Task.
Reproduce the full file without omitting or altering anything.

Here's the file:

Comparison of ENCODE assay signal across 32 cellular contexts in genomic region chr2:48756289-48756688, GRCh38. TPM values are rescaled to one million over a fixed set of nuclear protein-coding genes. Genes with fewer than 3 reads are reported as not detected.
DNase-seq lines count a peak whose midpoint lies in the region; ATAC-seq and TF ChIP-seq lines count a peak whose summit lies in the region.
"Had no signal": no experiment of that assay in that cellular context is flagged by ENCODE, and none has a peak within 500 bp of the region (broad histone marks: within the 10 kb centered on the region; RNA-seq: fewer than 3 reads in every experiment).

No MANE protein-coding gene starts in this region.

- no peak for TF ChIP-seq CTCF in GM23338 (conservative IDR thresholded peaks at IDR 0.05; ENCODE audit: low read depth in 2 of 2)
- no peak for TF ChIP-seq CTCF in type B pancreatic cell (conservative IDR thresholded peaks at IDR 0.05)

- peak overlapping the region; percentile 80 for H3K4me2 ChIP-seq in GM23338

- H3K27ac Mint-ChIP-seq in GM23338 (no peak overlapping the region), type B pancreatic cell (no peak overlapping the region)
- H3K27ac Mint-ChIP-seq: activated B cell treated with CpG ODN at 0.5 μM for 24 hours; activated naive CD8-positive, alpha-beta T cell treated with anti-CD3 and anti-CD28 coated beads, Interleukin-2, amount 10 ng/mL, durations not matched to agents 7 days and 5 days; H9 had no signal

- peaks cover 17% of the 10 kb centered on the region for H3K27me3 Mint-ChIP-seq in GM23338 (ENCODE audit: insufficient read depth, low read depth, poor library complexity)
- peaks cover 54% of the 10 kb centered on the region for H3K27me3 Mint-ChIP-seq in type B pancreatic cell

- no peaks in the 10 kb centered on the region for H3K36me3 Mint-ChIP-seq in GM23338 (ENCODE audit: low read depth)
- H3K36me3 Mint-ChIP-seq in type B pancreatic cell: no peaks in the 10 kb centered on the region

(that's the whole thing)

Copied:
Comparison of ENCODE assay signal across 32 cellular contexts in genomic region chr2:48756289-48756688, GRCh38. TPM values are rescaled to one million over a fixed set of nuclear protein-coding genes. Genes with fewer than 3 reads are reported as not detected.
DNase-seq lines count a peak whose midpoint lies in the region; ATAC-seq and TF ChIP-seq lines count a peak whose summit lies in the region.
"Had no signal": no experiment of that assay in that cellular context is flagged by ENCODE, and none has a peak within 500 bp of the region (broad histone marks: within the 10 kb centered on the region; RNA-seq: fewer than 3 reads in every experiment).

No MANE protein-coding gene starts in this region.

- no peak for TF ChIP-seq CTCF in GM23338 (conservative IDR thresholded peaks at IDR 0.05; ENCODE audit: low read depth in 2 of 2)
- no peak for TF ChIP-seq CTCF in type B pancreatic cell (conservative IDR thresholded peaks at IDR 0.05)

- peak overlapping the region; percentile 80 for H3K4me2 ChIP-seq in GM23338

- H3K27ac Mint-ChIP-seq in GM23338 (no peak overlapping the region), type B pancreatic cell (no peak overlapping the region)
- H3K27ac Mint-ChIP-seq: activated B cell treated with CpG ODN at 0.5 μM for 24 hours; activated naive CD8-positive, alpha-beta T cell treated with anti-CD3 and anti-CD28 coated beads, Interleukin-2, amount 10 ng/mL, durations not matched to agents 7 days and 5 days; H9 had no signal

- peaks cover 17% of the 10 kb centered on the region for H3K27me3 Mint-ChIP-seq in GM23338 (ENCODE audit: insufficient read depth, low read depth, poor library complexity)
- peaks cover 54% of the 10 kb centered on the region for H3K27me3 Mint-ChIP-seq in type B pancreatic cell

- no peaks in the 10 kb centered on the region for H3K36me3 Mint-ChIP-seq in GM23338 (ENCODE audit: low read depth)
- H3K36me3 Mint-ChIP-seq in type B pancreatic cell: no peaks in the 10 kb centered on the region